Operation Bullpen

Two years ago, Bay Area-based writer Kevin Nelson published The Golden Game: The Story of California Baseball (Heyday Books). The book was (and is) an excellent source on a little-mined subject, detailing events from the 19th Century (the first publication of Ernest Thayer's "Casey at the Bat," in William Randolph Hearst's Examiner) to Jackie Robinson's career at Pasadena Junior College to the final years of the Hollywood Stars and Los Angeles Angels in the Pacific Coast League.

Nelson is back with his latest work, Operation Bullpen: The Inside Story of the Biggest Forgery Scam in American History (Southampton Books). The book is a raucous romp inside the operations of the so-called "flip-flop mafia" a crew of autograph forgers and counterfeit sports memorabilia dealers based in Southern California who, as the big money rolled in, became ever bolder with their scams. How's about a baseball signed by Mother Teresa? Presto. Autographed boxing gloves from Muhammad Ali? Easy. How about selling millions of dollars worth of fake stuff on one of those television shopping networks? You got it.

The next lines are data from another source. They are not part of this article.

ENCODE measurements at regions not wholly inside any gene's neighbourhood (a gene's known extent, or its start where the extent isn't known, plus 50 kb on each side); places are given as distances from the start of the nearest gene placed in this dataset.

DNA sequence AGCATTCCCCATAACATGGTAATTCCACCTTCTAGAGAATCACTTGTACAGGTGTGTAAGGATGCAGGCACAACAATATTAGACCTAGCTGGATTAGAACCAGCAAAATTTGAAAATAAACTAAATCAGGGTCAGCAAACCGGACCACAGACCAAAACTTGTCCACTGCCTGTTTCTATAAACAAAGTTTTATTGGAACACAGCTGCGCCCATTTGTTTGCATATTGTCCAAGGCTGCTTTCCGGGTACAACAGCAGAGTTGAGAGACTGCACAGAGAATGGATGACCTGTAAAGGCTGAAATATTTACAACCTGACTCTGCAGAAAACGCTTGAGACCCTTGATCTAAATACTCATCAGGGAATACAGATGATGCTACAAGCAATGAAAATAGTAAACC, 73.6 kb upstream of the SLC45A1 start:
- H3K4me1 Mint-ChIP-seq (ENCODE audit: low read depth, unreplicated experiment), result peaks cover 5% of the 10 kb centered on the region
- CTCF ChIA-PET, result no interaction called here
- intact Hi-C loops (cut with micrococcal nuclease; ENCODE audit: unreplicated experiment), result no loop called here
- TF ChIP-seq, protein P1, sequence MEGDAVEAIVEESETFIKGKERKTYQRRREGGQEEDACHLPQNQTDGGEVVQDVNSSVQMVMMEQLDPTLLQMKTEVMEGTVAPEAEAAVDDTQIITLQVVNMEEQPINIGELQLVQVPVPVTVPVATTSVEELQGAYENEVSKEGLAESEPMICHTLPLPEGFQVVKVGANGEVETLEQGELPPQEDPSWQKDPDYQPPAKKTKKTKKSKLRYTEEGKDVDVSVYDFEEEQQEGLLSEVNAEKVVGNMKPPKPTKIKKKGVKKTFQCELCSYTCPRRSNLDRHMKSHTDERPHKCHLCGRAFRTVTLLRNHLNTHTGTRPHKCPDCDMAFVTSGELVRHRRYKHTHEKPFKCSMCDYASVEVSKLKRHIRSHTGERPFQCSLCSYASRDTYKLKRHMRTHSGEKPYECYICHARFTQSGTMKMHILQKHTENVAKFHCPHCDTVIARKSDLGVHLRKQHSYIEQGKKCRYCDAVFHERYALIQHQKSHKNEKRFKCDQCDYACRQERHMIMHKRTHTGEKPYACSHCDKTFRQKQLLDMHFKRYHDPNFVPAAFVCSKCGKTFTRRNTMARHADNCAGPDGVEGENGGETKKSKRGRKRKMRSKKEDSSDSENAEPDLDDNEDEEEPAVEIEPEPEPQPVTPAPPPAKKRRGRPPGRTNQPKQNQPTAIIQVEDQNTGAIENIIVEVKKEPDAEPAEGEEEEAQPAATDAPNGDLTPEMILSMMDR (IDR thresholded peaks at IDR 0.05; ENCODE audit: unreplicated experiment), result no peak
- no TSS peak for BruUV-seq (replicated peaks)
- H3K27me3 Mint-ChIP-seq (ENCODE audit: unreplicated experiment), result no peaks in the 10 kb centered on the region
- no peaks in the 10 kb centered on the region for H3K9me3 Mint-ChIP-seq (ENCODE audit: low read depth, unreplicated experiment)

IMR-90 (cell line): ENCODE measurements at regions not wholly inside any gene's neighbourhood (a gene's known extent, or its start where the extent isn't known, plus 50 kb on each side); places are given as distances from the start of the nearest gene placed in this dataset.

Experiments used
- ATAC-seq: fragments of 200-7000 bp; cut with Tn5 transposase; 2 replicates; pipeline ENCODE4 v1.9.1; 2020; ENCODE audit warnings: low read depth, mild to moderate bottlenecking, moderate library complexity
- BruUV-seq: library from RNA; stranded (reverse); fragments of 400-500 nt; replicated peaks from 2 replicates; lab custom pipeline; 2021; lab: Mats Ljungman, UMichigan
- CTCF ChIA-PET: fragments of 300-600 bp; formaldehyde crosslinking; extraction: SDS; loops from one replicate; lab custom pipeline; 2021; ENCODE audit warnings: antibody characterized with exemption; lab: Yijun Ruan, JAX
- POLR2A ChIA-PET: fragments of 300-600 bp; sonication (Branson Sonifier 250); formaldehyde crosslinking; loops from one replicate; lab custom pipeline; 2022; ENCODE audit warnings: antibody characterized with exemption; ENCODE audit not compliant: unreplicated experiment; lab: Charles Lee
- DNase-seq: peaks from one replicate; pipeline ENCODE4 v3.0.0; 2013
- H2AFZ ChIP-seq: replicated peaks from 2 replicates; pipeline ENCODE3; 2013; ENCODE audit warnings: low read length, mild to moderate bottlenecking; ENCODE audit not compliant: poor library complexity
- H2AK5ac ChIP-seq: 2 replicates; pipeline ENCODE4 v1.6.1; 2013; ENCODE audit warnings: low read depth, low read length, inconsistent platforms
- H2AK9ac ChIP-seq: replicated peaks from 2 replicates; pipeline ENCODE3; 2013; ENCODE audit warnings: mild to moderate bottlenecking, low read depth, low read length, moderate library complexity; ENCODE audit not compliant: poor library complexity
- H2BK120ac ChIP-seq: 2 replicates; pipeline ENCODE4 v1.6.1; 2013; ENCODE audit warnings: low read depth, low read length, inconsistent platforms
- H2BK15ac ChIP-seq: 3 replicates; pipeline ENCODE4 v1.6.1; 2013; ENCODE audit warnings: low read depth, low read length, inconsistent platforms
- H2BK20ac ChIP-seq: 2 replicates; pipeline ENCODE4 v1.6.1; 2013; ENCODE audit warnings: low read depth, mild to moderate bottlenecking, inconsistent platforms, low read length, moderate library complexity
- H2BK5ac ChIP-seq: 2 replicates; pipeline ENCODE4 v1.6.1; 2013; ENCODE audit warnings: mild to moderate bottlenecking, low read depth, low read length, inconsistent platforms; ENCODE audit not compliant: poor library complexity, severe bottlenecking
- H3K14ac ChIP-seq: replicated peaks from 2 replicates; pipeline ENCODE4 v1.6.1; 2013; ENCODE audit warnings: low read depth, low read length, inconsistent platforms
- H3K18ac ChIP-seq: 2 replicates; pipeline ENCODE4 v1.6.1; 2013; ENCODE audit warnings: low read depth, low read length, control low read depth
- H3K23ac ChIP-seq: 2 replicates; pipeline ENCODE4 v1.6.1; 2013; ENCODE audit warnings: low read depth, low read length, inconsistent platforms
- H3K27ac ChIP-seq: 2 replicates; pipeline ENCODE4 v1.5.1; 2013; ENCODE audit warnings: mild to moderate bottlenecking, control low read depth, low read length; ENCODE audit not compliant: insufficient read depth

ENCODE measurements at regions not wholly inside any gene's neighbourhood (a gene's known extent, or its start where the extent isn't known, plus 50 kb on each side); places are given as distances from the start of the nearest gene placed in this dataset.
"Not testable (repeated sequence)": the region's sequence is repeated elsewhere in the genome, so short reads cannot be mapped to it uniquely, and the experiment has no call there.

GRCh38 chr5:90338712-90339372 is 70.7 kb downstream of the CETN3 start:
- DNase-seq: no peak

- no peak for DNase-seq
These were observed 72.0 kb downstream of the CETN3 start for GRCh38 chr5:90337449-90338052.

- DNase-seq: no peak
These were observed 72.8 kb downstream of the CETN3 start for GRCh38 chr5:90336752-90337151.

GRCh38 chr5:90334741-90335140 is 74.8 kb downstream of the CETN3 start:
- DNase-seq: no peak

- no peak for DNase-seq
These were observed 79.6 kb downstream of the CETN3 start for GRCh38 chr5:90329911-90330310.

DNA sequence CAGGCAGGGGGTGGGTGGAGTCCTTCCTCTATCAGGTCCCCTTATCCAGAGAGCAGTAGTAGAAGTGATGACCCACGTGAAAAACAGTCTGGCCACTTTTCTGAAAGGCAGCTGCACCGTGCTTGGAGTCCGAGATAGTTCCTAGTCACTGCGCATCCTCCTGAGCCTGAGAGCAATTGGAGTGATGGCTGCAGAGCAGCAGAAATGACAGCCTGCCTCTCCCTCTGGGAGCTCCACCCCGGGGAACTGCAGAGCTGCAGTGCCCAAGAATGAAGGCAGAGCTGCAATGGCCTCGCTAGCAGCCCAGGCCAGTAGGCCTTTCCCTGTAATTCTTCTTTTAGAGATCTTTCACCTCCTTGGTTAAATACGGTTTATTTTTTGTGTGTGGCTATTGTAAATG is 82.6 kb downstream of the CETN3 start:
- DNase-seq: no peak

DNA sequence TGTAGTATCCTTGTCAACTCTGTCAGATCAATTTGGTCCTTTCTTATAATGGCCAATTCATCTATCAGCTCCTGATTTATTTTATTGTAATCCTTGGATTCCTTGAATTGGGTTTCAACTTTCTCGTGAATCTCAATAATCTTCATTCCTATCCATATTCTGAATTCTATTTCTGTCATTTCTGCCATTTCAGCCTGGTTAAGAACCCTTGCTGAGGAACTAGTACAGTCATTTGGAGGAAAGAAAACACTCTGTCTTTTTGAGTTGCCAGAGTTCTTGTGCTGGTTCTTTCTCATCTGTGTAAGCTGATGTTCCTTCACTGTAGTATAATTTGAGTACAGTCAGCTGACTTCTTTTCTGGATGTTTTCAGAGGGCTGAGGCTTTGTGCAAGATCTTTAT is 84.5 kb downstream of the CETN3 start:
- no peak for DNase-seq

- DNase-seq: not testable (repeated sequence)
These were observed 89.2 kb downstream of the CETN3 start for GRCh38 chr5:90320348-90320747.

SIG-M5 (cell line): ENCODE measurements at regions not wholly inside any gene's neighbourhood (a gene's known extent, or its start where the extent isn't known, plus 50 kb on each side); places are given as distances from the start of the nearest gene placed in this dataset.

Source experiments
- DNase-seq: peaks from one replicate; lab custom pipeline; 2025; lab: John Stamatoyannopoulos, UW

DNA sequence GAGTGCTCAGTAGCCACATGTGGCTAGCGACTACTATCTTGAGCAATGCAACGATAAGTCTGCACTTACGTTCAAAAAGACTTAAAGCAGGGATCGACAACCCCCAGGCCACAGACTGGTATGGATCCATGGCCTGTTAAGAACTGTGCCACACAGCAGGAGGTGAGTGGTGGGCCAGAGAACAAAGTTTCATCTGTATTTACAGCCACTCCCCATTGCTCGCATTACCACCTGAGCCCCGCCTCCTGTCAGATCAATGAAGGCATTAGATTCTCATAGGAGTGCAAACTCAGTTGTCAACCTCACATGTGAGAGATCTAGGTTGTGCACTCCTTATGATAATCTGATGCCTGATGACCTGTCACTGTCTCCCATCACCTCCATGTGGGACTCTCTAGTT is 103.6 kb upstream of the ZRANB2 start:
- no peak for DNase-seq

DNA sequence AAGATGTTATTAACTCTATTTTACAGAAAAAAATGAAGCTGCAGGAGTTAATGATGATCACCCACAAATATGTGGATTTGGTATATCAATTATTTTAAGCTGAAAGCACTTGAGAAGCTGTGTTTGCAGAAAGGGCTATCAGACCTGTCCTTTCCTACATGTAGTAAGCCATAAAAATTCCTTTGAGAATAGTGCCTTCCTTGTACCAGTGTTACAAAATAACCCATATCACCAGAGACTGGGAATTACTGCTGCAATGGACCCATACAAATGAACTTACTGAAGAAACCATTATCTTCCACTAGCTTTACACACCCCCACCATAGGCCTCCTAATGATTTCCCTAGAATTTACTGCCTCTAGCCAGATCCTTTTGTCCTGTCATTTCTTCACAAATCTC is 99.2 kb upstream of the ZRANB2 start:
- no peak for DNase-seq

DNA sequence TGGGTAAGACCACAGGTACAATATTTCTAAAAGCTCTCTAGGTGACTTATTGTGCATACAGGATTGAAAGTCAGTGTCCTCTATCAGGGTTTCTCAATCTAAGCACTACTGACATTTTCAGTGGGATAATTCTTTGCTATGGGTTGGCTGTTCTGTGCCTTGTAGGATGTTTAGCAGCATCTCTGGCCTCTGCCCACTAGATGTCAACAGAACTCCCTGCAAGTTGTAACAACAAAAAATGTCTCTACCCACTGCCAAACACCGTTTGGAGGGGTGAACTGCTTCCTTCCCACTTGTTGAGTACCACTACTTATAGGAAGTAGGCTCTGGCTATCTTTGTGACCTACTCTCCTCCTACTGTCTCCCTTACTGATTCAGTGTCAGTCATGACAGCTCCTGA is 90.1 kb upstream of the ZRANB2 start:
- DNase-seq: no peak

The FBI spent three years investigating the operation before the big bust went down in 1999. Writes Nelson: "In all, say government investigators, the Bullpen ring ripped off American consumers for more than $100 million." (In an interesting twist, they received help from slugger Mark McGwire, now living in baseball exile because of his alleged steroid use.) The book is due out any day; you can read an excerpt - including the section describing how the crew manufactured a Babe Ruth "autographed" ball worth thousands - on the web-site for the book. No word yet as to author appearances and/or book signings (with Nelson's authentic signature, we presume) in SoCal.

October 10, 2006 8:42 PM • Native Intelligence • Email the editor

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